Students at UConn met a survivor from the Nova music festival massacre in Israel on Friday.
It happened on Oct. 7 when Hamas militants crossed into Israel from Gaza and opened fire, killing hundreds of people.
For 26-year-old Shye Klein Weinstein, it was his very first music festival.
“For the first six hours, it was awesome,” said Weinstein.
Weinstein went with his cousin and a group of friends. They drove to the Negev, the desert in southern Israel, for a night full of joy, music, and celebration. Weinstein says they got there at midnight, partying until the sun came up.
Little did he know that night would change his life forever.
“All we were doing was having fun. Loving each other, making new friends. Nobody was expecting at 6 a.m. sunrise, we’d be running for our lives,” he told the students.
Weinstein says around 6:30 a.m., he heard rockets. Moments later, he heard the sound of machine gun fire.
“I don’t know if you’ve ever been in a place where 3,000 people are trying to leave at the same time. Maybe a baseball game? But it wasn’t like that,” he said.
He and his friends left the music festival by car. Weinstein was driving, but he says escaping was far from easy. Police had shut down nearby streets and traffic was piling up.
After some time, he and his friends got out of the car and tried escaping through a field. Weinstein’s cousin had run back to the car to pick them up, thinking it would be safer to drive.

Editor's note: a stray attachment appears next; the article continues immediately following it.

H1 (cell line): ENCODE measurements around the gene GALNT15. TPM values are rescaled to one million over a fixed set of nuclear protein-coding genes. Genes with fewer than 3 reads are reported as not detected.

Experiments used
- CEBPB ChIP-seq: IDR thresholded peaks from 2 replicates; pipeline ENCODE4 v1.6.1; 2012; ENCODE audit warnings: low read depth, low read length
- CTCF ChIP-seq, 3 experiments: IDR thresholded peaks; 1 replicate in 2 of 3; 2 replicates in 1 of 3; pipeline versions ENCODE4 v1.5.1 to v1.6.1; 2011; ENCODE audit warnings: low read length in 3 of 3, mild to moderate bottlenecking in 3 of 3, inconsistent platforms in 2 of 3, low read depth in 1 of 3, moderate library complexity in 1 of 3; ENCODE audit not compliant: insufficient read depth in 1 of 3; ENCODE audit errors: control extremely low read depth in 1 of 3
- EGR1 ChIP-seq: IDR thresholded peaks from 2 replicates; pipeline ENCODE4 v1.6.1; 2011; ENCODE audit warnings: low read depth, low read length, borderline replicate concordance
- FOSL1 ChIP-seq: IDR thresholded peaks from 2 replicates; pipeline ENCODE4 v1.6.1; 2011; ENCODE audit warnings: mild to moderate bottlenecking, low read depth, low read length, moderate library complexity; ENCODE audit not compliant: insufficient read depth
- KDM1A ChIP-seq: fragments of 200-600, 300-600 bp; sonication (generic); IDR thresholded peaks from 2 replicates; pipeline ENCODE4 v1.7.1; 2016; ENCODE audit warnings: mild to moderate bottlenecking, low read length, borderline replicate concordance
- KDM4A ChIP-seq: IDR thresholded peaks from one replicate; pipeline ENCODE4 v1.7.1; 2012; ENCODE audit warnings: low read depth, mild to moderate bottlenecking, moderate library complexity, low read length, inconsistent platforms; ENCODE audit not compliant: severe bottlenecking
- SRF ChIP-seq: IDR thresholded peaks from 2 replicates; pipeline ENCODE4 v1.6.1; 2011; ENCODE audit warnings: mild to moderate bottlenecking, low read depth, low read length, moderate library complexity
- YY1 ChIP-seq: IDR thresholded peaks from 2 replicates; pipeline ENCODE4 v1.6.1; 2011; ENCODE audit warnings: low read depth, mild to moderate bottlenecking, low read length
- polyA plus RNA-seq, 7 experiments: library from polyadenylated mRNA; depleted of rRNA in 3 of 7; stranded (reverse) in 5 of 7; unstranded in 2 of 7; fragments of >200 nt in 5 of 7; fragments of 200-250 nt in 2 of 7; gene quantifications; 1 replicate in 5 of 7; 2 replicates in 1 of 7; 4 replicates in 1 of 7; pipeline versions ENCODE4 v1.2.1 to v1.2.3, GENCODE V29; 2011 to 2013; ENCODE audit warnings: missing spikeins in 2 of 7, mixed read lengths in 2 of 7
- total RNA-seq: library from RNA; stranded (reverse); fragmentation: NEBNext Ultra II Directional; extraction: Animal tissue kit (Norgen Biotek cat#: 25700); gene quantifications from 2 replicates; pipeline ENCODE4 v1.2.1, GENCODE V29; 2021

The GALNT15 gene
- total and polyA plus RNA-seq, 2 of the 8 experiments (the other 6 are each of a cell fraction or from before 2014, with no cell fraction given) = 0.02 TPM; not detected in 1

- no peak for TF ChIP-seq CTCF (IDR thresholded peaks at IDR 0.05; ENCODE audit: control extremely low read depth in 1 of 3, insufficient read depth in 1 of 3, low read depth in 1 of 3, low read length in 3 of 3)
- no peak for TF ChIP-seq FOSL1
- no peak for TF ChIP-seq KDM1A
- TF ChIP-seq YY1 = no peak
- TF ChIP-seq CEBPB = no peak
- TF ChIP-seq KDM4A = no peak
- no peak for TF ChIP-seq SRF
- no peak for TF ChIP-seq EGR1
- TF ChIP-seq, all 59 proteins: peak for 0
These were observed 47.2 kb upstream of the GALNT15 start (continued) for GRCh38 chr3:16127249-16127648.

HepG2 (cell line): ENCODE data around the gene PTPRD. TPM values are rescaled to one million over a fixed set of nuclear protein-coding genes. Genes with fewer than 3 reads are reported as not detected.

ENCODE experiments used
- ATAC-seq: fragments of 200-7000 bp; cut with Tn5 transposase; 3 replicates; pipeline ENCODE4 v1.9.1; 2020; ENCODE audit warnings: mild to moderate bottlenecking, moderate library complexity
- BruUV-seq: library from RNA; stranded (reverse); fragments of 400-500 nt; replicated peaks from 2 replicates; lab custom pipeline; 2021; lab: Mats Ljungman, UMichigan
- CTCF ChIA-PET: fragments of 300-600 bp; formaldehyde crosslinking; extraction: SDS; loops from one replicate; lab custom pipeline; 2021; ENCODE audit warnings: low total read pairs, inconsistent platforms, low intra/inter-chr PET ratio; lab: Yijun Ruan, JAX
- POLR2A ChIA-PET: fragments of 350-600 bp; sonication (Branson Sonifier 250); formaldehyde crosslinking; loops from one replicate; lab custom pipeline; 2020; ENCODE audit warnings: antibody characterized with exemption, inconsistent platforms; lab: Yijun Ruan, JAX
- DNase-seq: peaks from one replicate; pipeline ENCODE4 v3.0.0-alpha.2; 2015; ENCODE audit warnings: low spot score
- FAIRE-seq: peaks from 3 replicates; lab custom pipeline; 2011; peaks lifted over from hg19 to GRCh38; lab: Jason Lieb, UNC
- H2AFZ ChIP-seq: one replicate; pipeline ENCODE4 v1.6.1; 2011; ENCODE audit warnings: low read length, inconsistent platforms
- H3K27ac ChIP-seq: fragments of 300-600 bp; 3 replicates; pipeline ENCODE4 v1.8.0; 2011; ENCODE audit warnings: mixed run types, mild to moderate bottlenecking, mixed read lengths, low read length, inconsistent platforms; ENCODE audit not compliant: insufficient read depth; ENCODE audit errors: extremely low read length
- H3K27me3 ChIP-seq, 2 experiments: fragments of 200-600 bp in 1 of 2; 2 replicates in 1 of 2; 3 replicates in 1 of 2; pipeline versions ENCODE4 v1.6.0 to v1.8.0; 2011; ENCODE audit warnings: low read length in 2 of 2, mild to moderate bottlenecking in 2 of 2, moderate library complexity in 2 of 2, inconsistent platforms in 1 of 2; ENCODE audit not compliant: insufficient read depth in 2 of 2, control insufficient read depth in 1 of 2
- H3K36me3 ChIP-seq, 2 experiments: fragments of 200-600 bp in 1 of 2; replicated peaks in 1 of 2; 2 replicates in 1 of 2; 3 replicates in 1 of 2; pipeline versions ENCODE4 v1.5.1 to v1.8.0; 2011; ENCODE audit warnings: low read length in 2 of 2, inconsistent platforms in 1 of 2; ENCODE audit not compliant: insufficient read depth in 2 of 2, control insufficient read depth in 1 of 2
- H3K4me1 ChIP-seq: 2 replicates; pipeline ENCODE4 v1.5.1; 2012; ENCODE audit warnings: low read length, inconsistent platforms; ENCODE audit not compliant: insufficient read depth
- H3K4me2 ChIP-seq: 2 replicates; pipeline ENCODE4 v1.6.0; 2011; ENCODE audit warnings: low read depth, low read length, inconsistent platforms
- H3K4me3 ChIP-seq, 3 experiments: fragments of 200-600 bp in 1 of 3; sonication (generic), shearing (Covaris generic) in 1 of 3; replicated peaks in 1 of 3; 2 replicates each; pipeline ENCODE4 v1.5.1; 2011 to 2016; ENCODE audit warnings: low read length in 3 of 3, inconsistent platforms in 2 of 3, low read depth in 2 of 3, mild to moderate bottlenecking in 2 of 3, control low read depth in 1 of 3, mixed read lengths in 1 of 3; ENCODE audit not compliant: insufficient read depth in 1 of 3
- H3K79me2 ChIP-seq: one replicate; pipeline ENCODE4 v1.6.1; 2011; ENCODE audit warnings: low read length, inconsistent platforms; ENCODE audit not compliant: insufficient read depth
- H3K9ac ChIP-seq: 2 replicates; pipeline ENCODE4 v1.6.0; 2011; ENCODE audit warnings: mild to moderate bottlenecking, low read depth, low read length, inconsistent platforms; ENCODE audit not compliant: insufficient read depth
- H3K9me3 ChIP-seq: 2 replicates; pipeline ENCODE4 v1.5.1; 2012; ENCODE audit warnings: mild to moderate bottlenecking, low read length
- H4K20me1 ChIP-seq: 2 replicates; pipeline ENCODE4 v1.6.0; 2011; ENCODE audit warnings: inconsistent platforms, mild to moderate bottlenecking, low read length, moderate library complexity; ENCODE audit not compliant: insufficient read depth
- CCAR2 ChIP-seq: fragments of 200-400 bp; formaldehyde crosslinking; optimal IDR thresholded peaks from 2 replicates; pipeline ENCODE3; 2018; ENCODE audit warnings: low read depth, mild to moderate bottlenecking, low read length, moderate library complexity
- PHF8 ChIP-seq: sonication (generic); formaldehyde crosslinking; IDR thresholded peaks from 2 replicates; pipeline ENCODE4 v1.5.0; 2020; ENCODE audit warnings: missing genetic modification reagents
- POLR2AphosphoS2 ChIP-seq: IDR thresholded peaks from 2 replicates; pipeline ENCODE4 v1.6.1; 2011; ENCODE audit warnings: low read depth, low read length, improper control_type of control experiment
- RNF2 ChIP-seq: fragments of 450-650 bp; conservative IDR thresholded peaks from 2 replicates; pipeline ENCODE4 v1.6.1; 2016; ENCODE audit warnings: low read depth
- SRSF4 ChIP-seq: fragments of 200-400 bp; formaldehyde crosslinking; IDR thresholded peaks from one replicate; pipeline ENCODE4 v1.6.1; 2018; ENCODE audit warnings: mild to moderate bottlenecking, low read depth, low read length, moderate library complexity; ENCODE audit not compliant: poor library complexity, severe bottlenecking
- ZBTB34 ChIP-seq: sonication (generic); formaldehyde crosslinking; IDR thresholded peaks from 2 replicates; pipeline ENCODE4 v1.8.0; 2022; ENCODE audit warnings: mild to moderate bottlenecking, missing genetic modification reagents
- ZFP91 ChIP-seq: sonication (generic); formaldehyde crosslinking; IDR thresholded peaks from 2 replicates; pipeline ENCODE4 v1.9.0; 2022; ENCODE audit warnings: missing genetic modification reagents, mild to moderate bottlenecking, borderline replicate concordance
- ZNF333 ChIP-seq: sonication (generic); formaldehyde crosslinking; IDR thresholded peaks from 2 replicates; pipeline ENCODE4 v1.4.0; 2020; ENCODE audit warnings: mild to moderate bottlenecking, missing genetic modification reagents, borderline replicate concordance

As they drove, they passed vehicles that had been raided and riddled with bullets, as well as people who had been brutally murdered, laying lifeless on the road.
At one point, Weinstein says he saw two men in dark masks motioning them to slow down. Their guns were pointed, but Weinstein and his friends managed to get out unscathed.
“We were really lucky and really fast. The people who left before us didn’t make it. The people who left in the end didn’t make it. We were right in the middle. Safe,” he said.
A photographer, Weinstein brought his camera to the festival and took over a hundred pictures of people, striking up meaningful conversations with each of them. In the days following the massacre, he figured out that everyone he photographed, except for two, survived.
He says he has kept in touched with the people in those photographs every day since October 7.
Weinstein is now sharing his story to students across the U.S., which included dozens at UConn Hillel on Friday.
“I am surprised someone experiencing that event does want to speak about it, but it’s also very rewarding for us to hear it. It’s very important to all of us. Whether you’re Jewish or not Jewish, it’s important to listen to him,” said UConn Senior Ariel Melumad.
UConn was just one stop of his tour. Weinstein says he plans to speak to students across the country before reuniting with his friends and extended family back in Tel Aviv.